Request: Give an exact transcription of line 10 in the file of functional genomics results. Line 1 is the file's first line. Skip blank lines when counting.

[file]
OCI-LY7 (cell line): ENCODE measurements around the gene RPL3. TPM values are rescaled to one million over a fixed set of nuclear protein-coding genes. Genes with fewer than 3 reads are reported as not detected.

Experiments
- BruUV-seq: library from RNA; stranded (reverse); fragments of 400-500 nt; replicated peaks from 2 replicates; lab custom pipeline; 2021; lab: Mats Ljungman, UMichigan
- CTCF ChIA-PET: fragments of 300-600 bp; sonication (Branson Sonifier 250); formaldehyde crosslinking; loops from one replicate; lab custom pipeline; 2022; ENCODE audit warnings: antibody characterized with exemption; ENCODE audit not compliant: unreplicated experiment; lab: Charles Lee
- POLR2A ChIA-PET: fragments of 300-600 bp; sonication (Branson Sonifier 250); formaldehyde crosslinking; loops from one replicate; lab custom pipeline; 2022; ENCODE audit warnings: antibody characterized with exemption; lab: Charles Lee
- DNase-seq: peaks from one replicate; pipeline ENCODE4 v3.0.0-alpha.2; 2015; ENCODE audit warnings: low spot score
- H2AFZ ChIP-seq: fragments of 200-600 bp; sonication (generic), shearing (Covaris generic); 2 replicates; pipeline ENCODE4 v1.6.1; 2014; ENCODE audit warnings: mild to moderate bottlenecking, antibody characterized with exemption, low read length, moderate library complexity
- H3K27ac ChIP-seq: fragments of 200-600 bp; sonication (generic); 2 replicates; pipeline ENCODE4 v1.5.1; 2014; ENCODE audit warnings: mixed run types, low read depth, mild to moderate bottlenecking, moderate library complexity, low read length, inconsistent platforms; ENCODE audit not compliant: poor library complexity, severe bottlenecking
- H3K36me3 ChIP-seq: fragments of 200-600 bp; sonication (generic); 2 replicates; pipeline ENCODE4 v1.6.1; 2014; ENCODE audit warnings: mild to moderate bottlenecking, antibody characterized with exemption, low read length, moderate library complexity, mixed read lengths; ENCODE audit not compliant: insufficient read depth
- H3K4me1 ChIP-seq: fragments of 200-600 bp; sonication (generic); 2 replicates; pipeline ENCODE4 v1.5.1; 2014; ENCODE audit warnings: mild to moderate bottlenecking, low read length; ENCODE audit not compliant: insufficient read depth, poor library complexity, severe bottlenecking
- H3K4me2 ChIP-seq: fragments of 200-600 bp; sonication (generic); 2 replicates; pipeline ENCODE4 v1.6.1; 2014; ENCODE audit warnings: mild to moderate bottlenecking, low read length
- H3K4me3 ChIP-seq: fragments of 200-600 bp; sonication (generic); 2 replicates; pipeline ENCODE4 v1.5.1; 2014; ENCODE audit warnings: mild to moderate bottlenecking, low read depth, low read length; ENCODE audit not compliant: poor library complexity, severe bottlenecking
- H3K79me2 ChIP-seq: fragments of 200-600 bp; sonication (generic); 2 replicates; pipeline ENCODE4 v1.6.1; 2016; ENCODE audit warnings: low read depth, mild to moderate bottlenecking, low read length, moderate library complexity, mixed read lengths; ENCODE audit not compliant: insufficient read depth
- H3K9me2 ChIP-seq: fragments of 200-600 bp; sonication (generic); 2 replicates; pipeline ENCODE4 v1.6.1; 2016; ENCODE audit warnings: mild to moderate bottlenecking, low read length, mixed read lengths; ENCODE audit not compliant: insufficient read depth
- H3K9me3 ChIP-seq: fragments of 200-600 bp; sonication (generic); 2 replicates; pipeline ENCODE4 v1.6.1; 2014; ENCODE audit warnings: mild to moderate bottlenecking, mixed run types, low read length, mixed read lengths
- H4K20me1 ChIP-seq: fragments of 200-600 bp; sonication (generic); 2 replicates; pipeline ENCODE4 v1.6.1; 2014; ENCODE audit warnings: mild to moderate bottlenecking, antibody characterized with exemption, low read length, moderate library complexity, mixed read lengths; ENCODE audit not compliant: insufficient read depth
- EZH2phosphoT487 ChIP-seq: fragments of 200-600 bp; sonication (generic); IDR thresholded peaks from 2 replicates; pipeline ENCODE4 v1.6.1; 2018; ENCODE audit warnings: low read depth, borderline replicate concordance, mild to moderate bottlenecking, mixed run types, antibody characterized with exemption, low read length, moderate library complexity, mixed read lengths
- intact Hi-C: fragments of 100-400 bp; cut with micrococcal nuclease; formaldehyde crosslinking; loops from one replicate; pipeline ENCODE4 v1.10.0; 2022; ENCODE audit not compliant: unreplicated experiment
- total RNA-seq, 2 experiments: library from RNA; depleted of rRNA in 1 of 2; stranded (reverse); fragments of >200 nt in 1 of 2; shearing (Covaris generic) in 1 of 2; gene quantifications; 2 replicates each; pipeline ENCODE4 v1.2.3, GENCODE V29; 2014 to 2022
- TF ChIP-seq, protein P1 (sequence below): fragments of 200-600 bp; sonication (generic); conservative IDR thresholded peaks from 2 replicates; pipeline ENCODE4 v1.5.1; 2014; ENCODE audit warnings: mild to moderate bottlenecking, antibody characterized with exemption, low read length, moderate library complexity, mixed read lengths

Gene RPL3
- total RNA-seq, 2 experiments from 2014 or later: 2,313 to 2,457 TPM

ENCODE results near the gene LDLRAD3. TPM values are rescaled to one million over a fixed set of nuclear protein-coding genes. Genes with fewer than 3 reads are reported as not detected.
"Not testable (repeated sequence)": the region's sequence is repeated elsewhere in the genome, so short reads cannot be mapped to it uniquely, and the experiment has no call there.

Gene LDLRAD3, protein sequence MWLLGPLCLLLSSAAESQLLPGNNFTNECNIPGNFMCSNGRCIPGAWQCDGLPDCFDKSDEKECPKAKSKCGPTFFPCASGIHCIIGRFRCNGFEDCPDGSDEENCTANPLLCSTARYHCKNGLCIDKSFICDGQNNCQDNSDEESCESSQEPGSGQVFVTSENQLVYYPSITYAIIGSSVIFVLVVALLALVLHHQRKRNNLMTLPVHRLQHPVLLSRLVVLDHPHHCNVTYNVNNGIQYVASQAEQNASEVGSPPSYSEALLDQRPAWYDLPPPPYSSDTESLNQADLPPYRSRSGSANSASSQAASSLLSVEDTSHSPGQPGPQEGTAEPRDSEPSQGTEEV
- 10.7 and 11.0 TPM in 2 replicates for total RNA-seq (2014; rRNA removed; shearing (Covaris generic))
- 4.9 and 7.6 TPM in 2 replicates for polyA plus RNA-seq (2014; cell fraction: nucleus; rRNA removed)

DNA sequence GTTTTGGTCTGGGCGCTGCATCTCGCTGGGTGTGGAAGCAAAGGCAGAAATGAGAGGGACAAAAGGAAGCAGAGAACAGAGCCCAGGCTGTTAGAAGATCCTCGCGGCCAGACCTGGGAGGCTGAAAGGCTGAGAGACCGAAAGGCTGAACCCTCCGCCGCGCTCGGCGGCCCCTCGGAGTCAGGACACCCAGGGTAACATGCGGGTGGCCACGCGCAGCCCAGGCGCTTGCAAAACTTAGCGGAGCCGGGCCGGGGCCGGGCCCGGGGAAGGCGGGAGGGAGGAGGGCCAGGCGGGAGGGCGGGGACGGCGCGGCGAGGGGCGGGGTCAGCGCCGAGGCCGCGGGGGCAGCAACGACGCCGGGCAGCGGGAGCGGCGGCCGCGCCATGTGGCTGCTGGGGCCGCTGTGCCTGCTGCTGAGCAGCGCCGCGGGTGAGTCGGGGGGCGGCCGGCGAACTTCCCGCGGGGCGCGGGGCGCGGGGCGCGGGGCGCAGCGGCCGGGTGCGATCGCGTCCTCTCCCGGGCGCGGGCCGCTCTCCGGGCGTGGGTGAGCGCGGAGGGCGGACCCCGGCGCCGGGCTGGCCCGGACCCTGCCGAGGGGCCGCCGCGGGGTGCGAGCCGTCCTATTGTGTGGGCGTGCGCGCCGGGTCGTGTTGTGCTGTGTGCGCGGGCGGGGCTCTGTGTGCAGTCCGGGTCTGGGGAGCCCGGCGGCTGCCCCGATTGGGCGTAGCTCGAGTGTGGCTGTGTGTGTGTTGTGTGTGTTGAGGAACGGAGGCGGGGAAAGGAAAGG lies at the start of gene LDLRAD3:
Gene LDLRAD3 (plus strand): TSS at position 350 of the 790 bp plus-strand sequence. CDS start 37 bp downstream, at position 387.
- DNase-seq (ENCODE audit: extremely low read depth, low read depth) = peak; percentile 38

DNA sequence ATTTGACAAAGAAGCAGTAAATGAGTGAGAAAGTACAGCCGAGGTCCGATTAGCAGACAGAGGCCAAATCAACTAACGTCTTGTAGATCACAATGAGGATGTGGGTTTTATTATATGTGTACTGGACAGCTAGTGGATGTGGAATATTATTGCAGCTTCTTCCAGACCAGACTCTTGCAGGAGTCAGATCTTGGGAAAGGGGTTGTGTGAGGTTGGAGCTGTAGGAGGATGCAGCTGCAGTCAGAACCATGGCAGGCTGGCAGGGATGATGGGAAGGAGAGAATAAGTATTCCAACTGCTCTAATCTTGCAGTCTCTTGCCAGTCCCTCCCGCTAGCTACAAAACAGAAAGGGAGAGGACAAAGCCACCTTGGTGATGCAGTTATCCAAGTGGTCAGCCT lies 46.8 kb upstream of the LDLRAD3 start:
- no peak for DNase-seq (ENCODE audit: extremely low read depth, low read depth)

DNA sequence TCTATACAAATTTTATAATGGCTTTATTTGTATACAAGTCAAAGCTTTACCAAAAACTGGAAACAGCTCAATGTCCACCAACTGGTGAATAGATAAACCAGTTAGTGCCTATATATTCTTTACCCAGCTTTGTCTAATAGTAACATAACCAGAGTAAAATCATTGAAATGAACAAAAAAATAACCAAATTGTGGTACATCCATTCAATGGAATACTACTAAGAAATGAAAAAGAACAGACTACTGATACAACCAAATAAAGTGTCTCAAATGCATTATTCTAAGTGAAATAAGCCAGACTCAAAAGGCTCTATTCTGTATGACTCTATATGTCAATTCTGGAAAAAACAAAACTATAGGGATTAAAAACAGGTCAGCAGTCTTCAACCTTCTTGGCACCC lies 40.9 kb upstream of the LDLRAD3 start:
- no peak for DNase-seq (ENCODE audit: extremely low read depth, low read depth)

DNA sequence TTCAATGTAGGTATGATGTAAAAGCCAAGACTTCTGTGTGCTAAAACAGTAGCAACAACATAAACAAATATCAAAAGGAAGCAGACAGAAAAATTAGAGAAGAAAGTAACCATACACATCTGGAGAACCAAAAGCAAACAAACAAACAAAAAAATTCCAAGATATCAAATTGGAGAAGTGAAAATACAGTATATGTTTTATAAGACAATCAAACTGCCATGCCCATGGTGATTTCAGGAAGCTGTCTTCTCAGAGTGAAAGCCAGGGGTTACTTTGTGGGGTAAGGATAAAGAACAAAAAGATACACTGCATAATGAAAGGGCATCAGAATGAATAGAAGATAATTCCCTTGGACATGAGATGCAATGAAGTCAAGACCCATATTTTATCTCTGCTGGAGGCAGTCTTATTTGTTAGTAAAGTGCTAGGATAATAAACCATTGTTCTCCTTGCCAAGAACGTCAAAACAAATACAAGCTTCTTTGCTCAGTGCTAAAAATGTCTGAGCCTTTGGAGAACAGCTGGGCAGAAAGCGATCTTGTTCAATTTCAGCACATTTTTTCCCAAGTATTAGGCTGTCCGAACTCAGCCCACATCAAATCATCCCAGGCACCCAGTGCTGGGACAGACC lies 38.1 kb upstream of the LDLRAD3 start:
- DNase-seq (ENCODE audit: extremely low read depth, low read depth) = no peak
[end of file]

- H3K4me1 ChIP-seq: fragments of 200-600 bp; sonication (generic); 2 replicates; pipeline ENCODE4 v1.5.1; 2014; ENCODE audit warnings: mild to moderate bottlenecking, low read length; ENCODE audit not compliant: insufficient read depth, poor library complexity, severe bottlenecking